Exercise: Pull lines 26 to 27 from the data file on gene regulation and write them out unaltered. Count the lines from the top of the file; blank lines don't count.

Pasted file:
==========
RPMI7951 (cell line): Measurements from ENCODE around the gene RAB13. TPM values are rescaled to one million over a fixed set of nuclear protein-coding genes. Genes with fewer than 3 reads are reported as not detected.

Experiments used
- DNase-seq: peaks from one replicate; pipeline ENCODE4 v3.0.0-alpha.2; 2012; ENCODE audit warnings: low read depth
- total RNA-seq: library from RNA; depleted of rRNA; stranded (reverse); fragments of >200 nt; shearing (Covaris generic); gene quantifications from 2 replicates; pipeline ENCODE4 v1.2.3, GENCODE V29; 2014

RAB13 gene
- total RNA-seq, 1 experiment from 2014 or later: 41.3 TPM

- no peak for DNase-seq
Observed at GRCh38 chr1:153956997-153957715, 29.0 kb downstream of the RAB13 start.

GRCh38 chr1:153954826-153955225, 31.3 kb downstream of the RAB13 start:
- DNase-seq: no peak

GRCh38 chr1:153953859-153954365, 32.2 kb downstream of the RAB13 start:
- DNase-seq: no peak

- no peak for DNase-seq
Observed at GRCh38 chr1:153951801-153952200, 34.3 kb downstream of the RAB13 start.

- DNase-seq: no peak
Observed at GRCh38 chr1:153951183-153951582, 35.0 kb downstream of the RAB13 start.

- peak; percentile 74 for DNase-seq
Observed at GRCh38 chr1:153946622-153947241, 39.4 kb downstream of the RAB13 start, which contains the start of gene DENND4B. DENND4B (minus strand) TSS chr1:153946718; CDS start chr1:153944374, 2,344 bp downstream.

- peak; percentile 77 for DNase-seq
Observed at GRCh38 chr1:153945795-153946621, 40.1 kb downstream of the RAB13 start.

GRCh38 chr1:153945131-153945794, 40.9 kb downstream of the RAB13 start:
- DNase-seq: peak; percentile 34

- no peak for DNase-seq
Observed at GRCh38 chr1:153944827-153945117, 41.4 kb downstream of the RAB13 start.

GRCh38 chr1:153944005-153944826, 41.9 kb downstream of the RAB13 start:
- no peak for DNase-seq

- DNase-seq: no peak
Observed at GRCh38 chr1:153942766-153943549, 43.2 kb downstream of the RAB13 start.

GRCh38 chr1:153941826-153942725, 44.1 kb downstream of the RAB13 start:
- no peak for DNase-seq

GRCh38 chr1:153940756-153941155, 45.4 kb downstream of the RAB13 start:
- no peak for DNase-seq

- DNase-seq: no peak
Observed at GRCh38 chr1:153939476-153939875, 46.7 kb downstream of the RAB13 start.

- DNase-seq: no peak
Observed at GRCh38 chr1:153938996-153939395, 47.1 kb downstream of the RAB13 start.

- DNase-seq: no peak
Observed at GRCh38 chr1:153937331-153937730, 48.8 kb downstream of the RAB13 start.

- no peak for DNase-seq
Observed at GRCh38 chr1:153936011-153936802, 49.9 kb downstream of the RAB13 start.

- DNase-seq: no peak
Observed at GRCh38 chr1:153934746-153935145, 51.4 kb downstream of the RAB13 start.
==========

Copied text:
- no peak for DNase-seq

- DNase-seq: no peak